4 Takeaways from Practice Fusion EHR’s $100M sale to Allscripts
Two years ago, Practice Fusion, an electronic health record company was rumored to be valued at more than a billion dollars.
Last month, the company sold for a fire sale price of $100 million.
Having raised $157 million, you can imagine that most people didn’t make any money. Apparently parachute deals help senior executives and the board make a few million (including $2million for the company lawyer).
But nothing really for employees who stayed on and ordinary shareholders. Few who exercised options earlier will even lose money via taxes.
Apparently, the company has been looking for a buyer for 2+ years. And got offers ranging from $50-$250M. Allscripts, an EHR giant that recently acquired McKesson’s Health IT portfolio, initially offered $250M. But got nervous after a Department of Justice investigation last year (of another company – eClinicalworks which settled with prosecutors for $155million).
That’s the story. What does it all mean?
The evolving healthcare industry landscape will show what it eventually means. But here are a few takeaways.
1) A nod to the cloud
The EHR world’s market leaders are Cerner, Epic and Allscripts. All of them are client-server based. Epic is based on 52-year old MUMPS technology.
In a world of client-server dominance, Allscripts acquisition of Practice Fusion is a nod to the cloud. That’s clearly where the industry is going. Or, will be compelled to go.
Here’s what the company’s president Rick Poulton said: “Plus, Practice Fusion’s affordable EHR technology supports traditionally hard-to-reach independent physician practices, and its cloud-based infrastructure aligns with Allscripts forward vision for solution delivery.”
2) It’s tough to make ‘free’ a sustainable business model in healthcare
Practice Fusion started on the premise of offering a free EHR to physicians. And in turn, monetizing de-identified healthcare data. Supported by ads etc.
Investors bought into it. Including Peter Thiel (he wrote the founder a check of $1million in 2011 before leading that round).
Then the valuation game caught up with itself. Investors put in money assuming someone else is going to put in at a higher valuation. Later. But when the company isn’t making real cash, the valuation cycle eventually catches up.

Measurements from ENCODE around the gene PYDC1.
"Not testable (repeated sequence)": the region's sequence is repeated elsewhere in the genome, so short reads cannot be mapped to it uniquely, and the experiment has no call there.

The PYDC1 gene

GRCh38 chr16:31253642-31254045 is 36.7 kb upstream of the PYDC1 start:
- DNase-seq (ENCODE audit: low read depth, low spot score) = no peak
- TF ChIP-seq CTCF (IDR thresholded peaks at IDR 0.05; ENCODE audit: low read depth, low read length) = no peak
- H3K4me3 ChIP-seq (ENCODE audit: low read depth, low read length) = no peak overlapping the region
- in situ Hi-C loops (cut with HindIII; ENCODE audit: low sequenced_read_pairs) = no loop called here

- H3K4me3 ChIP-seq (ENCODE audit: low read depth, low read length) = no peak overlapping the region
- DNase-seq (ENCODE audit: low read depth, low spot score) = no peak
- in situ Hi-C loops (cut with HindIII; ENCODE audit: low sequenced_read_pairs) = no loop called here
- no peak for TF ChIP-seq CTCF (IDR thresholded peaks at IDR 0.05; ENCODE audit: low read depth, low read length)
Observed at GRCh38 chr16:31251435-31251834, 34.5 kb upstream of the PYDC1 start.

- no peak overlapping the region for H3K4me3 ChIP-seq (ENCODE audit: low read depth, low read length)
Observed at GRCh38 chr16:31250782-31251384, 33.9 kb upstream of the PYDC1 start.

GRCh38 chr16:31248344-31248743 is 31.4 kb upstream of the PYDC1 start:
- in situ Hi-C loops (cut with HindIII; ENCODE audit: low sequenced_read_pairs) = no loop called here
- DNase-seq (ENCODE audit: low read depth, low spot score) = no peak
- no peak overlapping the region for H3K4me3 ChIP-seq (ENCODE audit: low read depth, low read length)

Someone says, I can’t agree to that valuation – it makes no sense. And then everything goes down-hill. Down rounds begin. Terms change. Dilution for earlier investors happens. People get fired. CEOs get ousted.
The problem with healthcare is that regardless of how fast the world moves, the industry moves at its own pace. Like life and death, the industry whiffs of a certain permanence.
You can’t do a Google or Facebook here by offering free service and making money via ads or data. At least, not yet.
3) The landscape is freezing
Industry changes happen like lakes freezing and unfreezing.
Rules of the game shrink. Consolidate. Big boys dominate. They make it harder for each other and others to change rules.
In US, Meaningful Use incentive dollars that spurred the industry have dried up. Tech giants like Apple have made healthcare announcements (“effortless solution to bring health records to iPhone”).
Companies like Allscripts bought McKesson (to go after smaller markets), now Practice Fusion. They’ll keep looking for more deals to spread their reach.
Tired of their healthcare costs, Amazon, Berkshire Hathaway, and J.P. Morgan announced that they are teaming up to disrupt the industry.
When industry landscapes freeze, it’ll take time before it melts again. But because it’s healthcare, the freezing – while it’s definitely begun – will happen slowly, slowly.
This leaves doors open for specialty and niche opportunities that are small for the big boys to focus on. That means there’s no point building a new plain vanilla EHR. But there’ll be strong needs for EHRs and products that go a mile deep in specific areas. That naturally plug into the new rules that are bubbling to the surface.
4) Practice Fusion’s real asset is its data. But no one’s talking about it
Practice Fusion has a dataset of 81 million patient records. Imagine applying AI on that data. Creating newer products for the same target group based on their data.
It may be tough for Allscripts because market commands their vision to focus on getting bigger faster. Not develop cool technology tools.
Practice Fusion’s idea was a good one. To build a company around data. But their business couldn’t sustain itself until that point where the industry is mature enough to make that data useful.
What’s the moral of the story?
Practice Fusion’s founder Ryan Howard moved on to build a heart-activity wearable device called iBeat (after differences with the board).
Is there a lesson here? That the healthcare industry is trying to tell us. Perhaps it’s this.
It’ll be slow. You can disrupt but not quickly or suddenly. You’ll need stable, sustainable business models. The boring stuff makes money. Regulations can disrupt your life. And yes, it’ll all be up in the cloud. Eventually.
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